Safari on the Serengeti


After summitting Mt. Kilimanjaro, I honestly wasn’t sure if I would have anything left to enjoy a safari afterward, especially since our summit day lasted 20 hours due to a team member’s medical emergency during our descent.  But after a good night’s sleep and a hot shower, we were all well recovered and ready to see and experience more of Tanzania’s beauty.  International Mountain Guides (IMG) organized the safari and as with their climbing expeditions, this excursion did not disappoint.

After spending the night in Moshi, we were shuttled to a small airport in Arusha where we caught a flight to the Serengeti.  From our small airplane, we spotted many animals along the way.  Once we arrived in the Serengeti National Park, we met our safari guides and drivers and spent the rest of the day seeing a wide variety of animals:  lions, zebras, giraffes, warthogs, hippos, and my favorite – cheetahs!  That afternoon, we were brought to the stunning Serengeti Serena Lodge.  After roughing it on Mt. Kilimanjaro for seven days, the luxury of this hotel was a welcomed change.  The food was phenomenal and the rooms were beautiful cottages, that looked like hobbit houses from the outside.

Unlike the rain forests of Mt. Kilimanjaro, the Serengeti was hot, dry, and dusty during our visit in July.  The roads were extremely bumpy, but we had excellent viewing from the pop-up roof in our Land Rovers. During our second day, we saw animals everywhere.  One of the safari highlights was seeing a huge herd of elephants that sauntered in front of our vehicles apparently on their way to the next watering hole.  Another memorable moment was to have a couple of lions approach our vehicles when we paused to take pictures of them.  Apparently, they have seen “our kind” before and were happy to take a break from the heat beneath our vehicles.  The lions stayed with us for about 20 minutes, until something caught their eye and they ran into the brush, most likely chasing their next meal.  In addition to this, we saw more zebras, and hippos.  We also spotted hyenas and herds of gazelles and antelopes, along with dik-diks and a wide variety of birds.

After the day’s activities, our guides brought us to a more remote and rustic lodging called the Ndutu Safari Lodge.  We ended this most memorable day with a picturesque sunset.  I had spent so much of my time preparing for the climb that I didn’t really give much thought to what the safari would be like.  So, as we sipped gin and tonics and watched giraffes slowly amble past the acacia trees, I was beyond content.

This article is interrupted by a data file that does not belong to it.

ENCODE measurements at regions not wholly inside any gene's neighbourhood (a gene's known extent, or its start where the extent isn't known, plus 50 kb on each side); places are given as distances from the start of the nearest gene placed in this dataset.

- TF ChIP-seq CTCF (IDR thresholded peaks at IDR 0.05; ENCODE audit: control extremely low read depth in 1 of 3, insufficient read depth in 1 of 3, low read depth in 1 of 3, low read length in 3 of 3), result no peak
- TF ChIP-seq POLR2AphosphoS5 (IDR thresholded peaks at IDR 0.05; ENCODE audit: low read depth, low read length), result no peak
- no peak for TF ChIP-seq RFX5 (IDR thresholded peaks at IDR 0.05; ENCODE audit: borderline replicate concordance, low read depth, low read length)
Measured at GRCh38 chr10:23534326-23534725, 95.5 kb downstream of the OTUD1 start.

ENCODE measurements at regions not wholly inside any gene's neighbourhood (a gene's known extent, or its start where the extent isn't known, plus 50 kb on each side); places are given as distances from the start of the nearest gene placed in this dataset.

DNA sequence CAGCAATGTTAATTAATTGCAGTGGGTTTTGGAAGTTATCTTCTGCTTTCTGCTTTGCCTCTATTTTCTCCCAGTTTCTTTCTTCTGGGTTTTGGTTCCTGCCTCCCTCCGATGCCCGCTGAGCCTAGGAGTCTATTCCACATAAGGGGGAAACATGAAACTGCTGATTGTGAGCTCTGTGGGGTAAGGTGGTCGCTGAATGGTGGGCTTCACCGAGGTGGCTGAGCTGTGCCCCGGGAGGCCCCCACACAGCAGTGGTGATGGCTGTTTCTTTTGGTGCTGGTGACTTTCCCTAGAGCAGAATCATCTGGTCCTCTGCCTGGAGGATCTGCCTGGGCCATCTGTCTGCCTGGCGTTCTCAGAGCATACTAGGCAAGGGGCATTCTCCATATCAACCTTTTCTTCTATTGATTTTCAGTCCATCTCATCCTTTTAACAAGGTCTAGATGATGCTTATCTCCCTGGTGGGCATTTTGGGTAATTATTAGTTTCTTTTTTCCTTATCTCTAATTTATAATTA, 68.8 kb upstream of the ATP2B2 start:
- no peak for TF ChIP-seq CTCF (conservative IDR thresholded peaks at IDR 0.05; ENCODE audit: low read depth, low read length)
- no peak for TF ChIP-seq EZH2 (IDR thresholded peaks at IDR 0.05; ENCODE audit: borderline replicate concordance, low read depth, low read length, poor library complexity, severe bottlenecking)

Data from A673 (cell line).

The following morning, our guide took us to a Maasai Village.  The Maasai are an indigenous semi-nomadic people that live mostly in Tanzania and Kenya.  Because they live close to many of the game preserves and national parks, the Maasai are easily recognized by their colorful clothing and their very traditional way of life.

We were greeted at the village gate with traditional ceremonial dances performed separately by the men and women.  We then toured their small village where they invited us to see their homes.  Their homes are circular or loaf-shaped and are called Inkajijik.  Because the Maasai are nomadic, their homes are semi-permanent and made from mud, sticks, dung, and grass. The women are responsible for making and caring for the homes, while the men are the protectors of their family and property and make the fences that help protect their cattle from wild animals.  In addition to touring their village, we were able to visit their one-room schoolhouse and learned about how the Maasai hunt and build fires.

After the Maasai village, we visited the Oldupai Gorge and museum, which is famous for the work conducted by Louis and Mary Leaky and their evolutionary claims about how human beings began.

Our day concluded with a quick stop at an elephant graveyard which is a marshy area that elephants journey to when they grow older.  The marsh provides the elephants with softer grass that easier to digest.  It is called a graveyard because this is where many older elephants die.  After our busy third day on safari, our guides brought us to the exceptional accommodations of Ngorongoro Serena Lodge, where we had spectacular views of Ngorongoro crater.

The lodge was built along the rim of the Ngorongoro crater which is an extinct volcanic caldera.  The area of the crater is about 102 square miles and is approximately 12 miles across.  The rim itself has lush forests, with grassy fields on the floor of the crater.  Ngorongoro is home to thousands of animals and is a wonderful place to see Africa’s famous big five:  the lion, the rhinoceros, the cape buffalo, the elephant, and the leopard.  We saw all of them except the cape buffalo.  Our favorites were definitely the wildebeests!  They are so unusual looking.  I can’t imagine seeing thousands of them during their annual migration across the Serengeti.  The following morning our group enjoyed more of the Ngorongoro crater and then journeyed back to the airport to make our way home.

When I recount my adventures in Tanzania to others, I am often asked which was better:  the safari or the mountain climb. I can never answer that question because they were two very exceptional experiences.  So, instead of satisfying my listeners’ curiosity, I encourage them to go to Tanzania and see for themselves.


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